July 12, 2016 |
I am a grandmother of a 22-year-old college student, a black male. Many times over breakfast, I have tried to get him to read a story in the local newspaper. Sometimes he will give it a glance, but usually his attention is on his phone. Thursday morning, he pulled me into his telephone world. He showed me the story of the Twin Cities police shooting of Philando Castile and his girlfriend's wrenching account of sitting next to her dying boyfriend. The story had not yet made print media, but social media had taken the story around the world in moments.
June 21, 2016 |
"We're going to rebuild our inner cities, which are absolutely a shame and so sad. We're going to take care of our African-American people that have been mistreated for so long. " - Donald Trump, June 7, 2016 I AM on record for attacking Trump for some of the most bigoted and racist statements he has made over the course of this presidential election; however, if he says something of extreme importance that acknowledges the plight of the African-American community, I have a moral obligation to respond to that, as well.
June 21, 2016 |
Daisy Century's electrifying reenactment of Harriet Tubman, the death-defying 19th-century abolitionist who led hundreds of slaves to freedom, highlighted Sunday's Juneteenth celebration at St. Paul's Episcopal Church in Elkins Park. Juneteenth celebrates June 19, 1865, when Union soldiers enforced President Lincoln's 1863 Emancipation Proclamation in Texas, freeing its 250,000 slaves and signaling the end of slavery in the United States. St. Paul's, at 7809 Old York Rd., is a self-described "deliberately multicultural church.
May 9, 2016
Allen C. Guelzo is a professor of history at Gettysburg College They had just glued the world back together, and within a year it was threatening to come apart again. That might sound like a description of the Arab Spring, or even the fall of the Soviet Union. In fact, it's what happened 150 years ago in the United States. The Civil War had been brought to a close, slavery abolished, and the American Union restored. Sort of. The problem was that the postwar Reconstruction that followed the collapse of the Confederacy and the death of Abraham Lincoln turned out to be a good deal harder to manage, or even imagine, than anyone had dreamt.
April 21, 2016 |
At her family's Passover seder last April, Rabbi Debra Orenstein opted for the layered look: an ordinary T-shirt topped by a purple-and-black blouse made in India - and very likely sewn in a sweatshop by slave labor. At the moment when the seder's leader typically holds up a piece of matzo and declares, "This is the bread of affliction" - symbolizing the ancient Israelites' enslavement and hasty flight from Egypt - Orenstein startled her guests by peeling off the Indian blouse. "This," she announced, "is the shirt of affliction!"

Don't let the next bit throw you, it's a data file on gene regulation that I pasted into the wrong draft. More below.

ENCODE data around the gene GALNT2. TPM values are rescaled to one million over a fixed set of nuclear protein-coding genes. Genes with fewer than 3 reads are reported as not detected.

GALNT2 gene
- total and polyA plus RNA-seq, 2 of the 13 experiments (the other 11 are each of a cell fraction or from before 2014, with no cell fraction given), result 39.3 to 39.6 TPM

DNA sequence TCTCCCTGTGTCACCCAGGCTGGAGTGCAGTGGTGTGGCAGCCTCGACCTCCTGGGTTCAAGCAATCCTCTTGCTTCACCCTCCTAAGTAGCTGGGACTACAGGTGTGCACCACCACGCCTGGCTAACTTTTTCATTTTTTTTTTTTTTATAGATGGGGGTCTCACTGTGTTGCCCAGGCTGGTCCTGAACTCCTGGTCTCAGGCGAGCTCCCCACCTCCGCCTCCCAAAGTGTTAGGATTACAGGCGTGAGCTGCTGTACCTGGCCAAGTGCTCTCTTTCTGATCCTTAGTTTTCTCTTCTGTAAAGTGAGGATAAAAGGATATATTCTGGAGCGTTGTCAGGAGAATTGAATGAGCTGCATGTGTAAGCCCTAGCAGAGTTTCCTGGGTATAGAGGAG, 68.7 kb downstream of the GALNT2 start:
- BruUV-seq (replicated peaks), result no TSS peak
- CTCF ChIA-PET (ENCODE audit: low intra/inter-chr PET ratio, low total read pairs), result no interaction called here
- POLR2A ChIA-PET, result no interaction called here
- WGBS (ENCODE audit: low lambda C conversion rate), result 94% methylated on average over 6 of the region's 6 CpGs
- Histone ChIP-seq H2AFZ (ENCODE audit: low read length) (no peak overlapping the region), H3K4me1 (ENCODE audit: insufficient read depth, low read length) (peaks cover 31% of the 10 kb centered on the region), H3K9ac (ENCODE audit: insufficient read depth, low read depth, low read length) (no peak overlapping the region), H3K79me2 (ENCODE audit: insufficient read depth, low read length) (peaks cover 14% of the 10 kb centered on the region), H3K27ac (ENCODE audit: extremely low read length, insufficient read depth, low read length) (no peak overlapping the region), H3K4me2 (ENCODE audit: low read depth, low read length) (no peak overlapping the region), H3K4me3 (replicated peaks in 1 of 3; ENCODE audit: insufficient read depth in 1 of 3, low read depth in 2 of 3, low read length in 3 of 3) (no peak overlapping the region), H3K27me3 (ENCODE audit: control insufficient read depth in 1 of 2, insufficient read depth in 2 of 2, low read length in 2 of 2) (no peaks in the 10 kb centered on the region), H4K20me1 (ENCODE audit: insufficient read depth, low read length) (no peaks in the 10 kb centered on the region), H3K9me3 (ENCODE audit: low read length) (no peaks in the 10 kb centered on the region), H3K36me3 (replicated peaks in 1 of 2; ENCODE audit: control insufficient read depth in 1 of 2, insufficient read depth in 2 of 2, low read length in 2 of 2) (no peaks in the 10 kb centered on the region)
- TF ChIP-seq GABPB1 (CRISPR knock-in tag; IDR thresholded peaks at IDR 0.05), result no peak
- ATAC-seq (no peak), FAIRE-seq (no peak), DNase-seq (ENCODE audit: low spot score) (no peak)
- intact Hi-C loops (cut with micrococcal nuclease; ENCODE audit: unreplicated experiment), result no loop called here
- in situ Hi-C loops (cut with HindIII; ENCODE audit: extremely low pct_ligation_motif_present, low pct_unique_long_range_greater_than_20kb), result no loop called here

April 18, 2016
James Traub is author of "John Quincy Adams: Militant Spirit" (Basic Books) On March 3, 1820, Secretary of State John Quincy Adams and Secretary of War John Calhoun walked down Pennsylvania Avenue after a cabinet meeting devoted to Missouri's application to be admitted to the Union as a slave state - a question that had begun to divide the country. Adams had insisted that the words of the Declaration of Independence - "all men are created equal" - should be construed to prohibit slavery.
April 17, 2016
The Other Slavery The Uncovered Story of Indian Enslavement in America By Andrés Reséndez Houghton Mifflin Harcourt. 431 pp. $30 Reviewed by Peter Lewis Farmer X lived close by our house. Late Sunday night, he'd drive to town, bail 10 blotto men out of the drunk tank, and truck them to the farm. Next morning, oh, boy, were those men surprised. It took them about 10 days to pay off Farmer X: long hours, squalid housing, painful encounters with yellow jackets.
March 20, 2016
The Immortal Irishman The Irish Revolutionary Who Became an American Hero By Timothy Egan Houghton Mifflin Harcourt. 448 pp. $30 Reviewed by Paul Jablow From his earliest years in Ireland to the battlefields of the Civil War to his mysterious death in an icy Montana river, Thomas Francis Meagher was driven by visions of freeing his native Ireland from the yoke of Britain. It was a mirage constantly fading into the horizon. Born to family wealth he easily tossed aside, Meagher had been sentenced in 1848 to hang for revolutionary activities.
March 17, 2016 |
DOHUK, Iraq - This week I met a young Yazidi woman who escaped after a year's captivity as a slave of ISIS. Haifa's horrifying story reminds me of the misguided debate in Washington over whether to label the effort to destroy the Yazidis (and other Iraqi minorities) a genocide. Congress has set a March 17 deadline for the State Department to make up its mind. By itself this label is of little value to Haifa or to the 2,500 or so other female Yazidi escapees (never mind the thousands who remain enslaved)
March 1, 2016
ISSUE | SLAVERY It's here, worldwide Many people believe that slavery was abolished more than 150 years ago. In reality, slavery still exists in countries around the world, including our own ("Janitorial slavery ring nets 20 years," Friday). The International Labor Organization estimates that there are more than 27 million slaves in the world. The Chester County Abolitionists is an anti-human-trafficking advocacy group that fights modern-day slavery in all its forms.